(ECF No. 8 at 16.)
Mr. McDonald asserts in his third claim that his Sixth Amendment right to a fair trial has been violated because of unjustified delays and erroneous rulings in the state court cases. Mr. McDonald alleges with respect to the delays that "[t]he state-court and therefore the State of Colorado and its Department of Justice have damaged McDonald, and are responsible for the unmitigated delays in resolution of McDonald's civil claims for resolution since 2009 and the damages caused therein." (ECF No. 8 at 18, ¶54.)
Mr. McDonald finally claims that Defendant has violated his Fourth Amendment rights by authorizing unlawful searches and seizures of his person, personal assets, and papers prior to entry of a final judgment in the state court cases. Mr. McDonald further explains his fourth claim as follows:
Defendant, State of Colorado, Department of Justice, through its state-court has allowed Zions, not a prevailing party to seize, garnish and search McDonald's personal assets, person, and papers. The Colorado Court of Appeals ordered the state-court on October 5, 2011 and again on November 2, 2011, state-court has not entered final judgment. The state-court ordered "no judgment" then refused to obey its superior court, granting Zion's request for fees and costs in excess of $102, 000 and granted Zion's request for seizure and garnishment of McDonald's bank account and of his personal and private assets.
(ECF No. 8 at 18, ¶57.)
It is apparent that Mr. McDonald seeks to sue the State of Colorado because he contends his constitutional rights have been violated by two state district courts. As relief Mr. McDonald requests appropriate injunctive or declaratory relief regarding the refusal by the state district courts to obey the Colorado Court of Appeals and a declaration that the allegedly unlawful debt collection violates his constitutional rights.
Pursuant to Fed.R.Civ.P. 12(h)(3), the Court must dismiss an action if the Court lacks subject matter jurisdiction. The issue of subject matter jurisdiction may be raised sua sponte by the Court at any time during the course of the proceedings. See McAlester v. United Air Lines, Inc., 851 F.2d 1249, 1252 (10th Cir. 1988). "The party seeking to invoke the jurisdiction of a federal court must demonstrate that the case is within the court's jurisdiction." United States v. Bustillos, 31 F.3d 931, 933 (10th Cir. 1994).
This Court lacks jurisdiction over Mr. McDonald's claims in the Complaint because the State of Colorado is protected by Eleventh Amendment immunity. See Will v. Michigan Dep't of State Police, 491 U.S. 58, 66 (1989). "It is well established that absent an unmistakable waiver by the state of its Eleventh Amendment immunity, or an unmistakable abrogation of such immunity by Congress, the amendment provides absolute immunity from suit in federal courts for states and their agencies." Ramirez v. Oklahoma Dep't of Mental Health, 41 F.3d 584, 588 (10th Cir. 1994). The immunity provided by the Eleventh Amendment protects the State of Colorado regardless of whether Mr. McDonald is seeking declaratory or injunctive relief or monetary damages. See Steadfast Ins. Co. v. Agricultural Ins. Co., 507 F.3d 1250, 1252-53 (10th Cir. 2007).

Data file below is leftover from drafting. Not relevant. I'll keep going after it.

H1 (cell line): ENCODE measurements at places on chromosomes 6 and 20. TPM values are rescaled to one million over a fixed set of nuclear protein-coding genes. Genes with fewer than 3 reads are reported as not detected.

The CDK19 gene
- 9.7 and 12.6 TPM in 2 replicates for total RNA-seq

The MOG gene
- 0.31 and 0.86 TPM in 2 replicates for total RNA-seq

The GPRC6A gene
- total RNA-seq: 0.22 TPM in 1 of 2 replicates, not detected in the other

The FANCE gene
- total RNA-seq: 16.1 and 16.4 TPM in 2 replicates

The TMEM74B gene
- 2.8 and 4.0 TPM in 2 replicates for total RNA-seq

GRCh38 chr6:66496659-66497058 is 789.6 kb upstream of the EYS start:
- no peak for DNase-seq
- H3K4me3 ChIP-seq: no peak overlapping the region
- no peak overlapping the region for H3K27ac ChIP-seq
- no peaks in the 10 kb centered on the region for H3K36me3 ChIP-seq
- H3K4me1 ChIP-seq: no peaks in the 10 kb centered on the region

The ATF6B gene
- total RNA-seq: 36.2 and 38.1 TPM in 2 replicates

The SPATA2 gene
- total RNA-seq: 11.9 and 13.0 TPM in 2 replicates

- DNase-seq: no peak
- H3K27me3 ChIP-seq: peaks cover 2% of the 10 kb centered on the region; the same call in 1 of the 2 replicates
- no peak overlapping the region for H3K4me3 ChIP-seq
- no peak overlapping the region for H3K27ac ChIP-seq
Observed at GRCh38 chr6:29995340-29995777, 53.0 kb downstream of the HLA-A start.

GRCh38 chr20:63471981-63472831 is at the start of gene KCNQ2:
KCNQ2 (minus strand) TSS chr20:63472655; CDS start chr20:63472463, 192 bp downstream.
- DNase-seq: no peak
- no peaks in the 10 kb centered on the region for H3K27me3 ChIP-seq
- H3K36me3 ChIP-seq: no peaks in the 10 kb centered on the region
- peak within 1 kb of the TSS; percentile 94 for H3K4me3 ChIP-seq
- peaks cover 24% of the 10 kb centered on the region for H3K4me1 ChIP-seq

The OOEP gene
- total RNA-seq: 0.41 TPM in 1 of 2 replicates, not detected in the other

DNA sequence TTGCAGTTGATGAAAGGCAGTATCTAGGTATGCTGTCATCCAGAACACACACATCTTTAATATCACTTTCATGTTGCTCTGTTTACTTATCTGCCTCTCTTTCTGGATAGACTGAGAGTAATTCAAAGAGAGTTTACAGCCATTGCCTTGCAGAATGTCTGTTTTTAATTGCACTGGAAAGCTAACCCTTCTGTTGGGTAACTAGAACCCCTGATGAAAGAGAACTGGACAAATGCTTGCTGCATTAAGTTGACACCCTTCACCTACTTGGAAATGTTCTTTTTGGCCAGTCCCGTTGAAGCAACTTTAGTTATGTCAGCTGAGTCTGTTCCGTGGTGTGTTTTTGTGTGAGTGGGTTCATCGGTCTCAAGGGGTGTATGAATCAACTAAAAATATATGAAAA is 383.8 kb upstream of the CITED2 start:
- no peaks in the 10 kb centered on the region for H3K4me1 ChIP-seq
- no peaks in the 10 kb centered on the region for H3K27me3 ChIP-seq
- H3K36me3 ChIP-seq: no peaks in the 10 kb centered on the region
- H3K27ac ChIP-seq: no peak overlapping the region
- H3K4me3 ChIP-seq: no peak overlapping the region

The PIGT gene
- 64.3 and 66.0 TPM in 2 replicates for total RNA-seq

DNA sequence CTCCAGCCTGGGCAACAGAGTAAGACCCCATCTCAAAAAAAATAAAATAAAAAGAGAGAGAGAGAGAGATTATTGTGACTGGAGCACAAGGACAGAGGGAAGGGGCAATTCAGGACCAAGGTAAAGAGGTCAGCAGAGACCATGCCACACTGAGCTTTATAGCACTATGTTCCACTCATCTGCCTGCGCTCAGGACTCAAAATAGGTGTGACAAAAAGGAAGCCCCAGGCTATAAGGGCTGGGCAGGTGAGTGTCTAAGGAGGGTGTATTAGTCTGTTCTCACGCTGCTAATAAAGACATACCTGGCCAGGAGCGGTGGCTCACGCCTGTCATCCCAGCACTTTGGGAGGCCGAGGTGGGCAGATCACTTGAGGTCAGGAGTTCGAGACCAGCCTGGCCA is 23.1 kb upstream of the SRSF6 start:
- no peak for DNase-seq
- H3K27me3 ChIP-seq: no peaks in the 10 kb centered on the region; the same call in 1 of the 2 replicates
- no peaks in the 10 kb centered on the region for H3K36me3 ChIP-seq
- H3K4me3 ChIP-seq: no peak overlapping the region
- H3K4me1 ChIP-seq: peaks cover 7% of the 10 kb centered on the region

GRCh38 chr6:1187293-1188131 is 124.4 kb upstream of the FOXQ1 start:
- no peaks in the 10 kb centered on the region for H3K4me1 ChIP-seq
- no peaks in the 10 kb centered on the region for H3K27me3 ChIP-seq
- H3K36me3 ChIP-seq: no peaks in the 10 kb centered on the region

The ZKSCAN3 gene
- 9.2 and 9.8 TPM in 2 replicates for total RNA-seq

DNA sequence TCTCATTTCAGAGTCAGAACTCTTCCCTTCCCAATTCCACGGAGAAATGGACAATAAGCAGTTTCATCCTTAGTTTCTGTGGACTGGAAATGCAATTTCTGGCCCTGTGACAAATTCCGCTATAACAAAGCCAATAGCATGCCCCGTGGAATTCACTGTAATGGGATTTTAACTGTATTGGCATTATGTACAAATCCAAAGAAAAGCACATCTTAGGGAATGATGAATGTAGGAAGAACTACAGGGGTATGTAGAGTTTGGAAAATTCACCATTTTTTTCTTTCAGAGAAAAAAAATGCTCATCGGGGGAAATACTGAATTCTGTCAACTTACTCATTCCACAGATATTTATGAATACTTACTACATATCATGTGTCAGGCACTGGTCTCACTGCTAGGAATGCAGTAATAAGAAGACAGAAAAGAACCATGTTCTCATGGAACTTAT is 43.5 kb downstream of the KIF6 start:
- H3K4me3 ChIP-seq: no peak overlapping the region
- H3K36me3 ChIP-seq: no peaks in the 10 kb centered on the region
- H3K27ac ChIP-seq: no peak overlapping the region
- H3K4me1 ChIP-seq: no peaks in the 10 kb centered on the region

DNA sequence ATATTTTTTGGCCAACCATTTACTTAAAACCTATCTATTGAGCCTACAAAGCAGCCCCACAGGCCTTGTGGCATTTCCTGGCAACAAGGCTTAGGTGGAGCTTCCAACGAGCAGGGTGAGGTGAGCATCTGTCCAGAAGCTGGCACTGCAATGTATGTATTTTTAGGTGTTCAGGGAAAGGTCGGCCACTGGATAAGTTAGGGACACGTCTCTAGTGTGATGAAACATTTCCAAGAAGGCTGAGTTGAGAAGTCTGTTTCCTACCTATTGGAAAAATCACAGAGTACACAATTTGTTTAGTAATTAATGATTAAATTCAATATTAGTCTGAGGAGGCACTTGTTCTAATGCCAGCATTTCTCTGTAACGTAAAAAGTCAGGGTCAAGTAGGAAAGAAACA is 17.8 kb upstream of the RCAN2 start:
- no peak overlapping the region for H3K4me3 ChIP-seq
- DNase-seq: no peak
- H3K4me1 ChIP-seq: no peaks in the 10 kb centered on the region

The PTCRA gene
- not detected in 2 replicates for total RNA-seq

The State of Colorado has not waived its Eleventh Amendment immunity. See Griess v. Colorado, 841 F.2d 1042, 1044-45 (10th Cir. 1988) (per curiam). Furthermore, congressional enactment of 42 U.S.C. §§ 1983, 1985, and 1986 did not abrogate Eleventh Amendment immunity. See Ellis v. Univ. of Kan. Med. Ctr., 163 F.3d 1186, 1195-96 (10th Cir. 1998). Therefore, the Complaint must be dismissed for lack of subject matter jurisdiction.
Furthermore, the Court certifies pursuant to 28 U.S.C. § 1915(a)(3) that any appeal from this order would not be taken in good faith and therefore in forma pauperis status will be denied for the purpose of appeal. See Coppedge v. United States, 369 U.S. 438 (1962). If Plaintiff files a notice of appeal he also must pay the full $505 appellate filing fee or file a motion to proceed in forma pauperis in the United States Court of Appeals for the Tenth Circuit within thirty days in accordance with Fed. R. App. P. 24. Accordingly, it is
ORDERED that the Complaint and the action are dismissed for lack of subject matter jurisdiction. It is
FURTHER ORDERED that leave to proceed in forma pauperis on appeal is denied without prejudice to the filing of a motion seeking leave to proceed in forma pauperis on appeal in the United States Court of Appeals for the Tenth Circuit.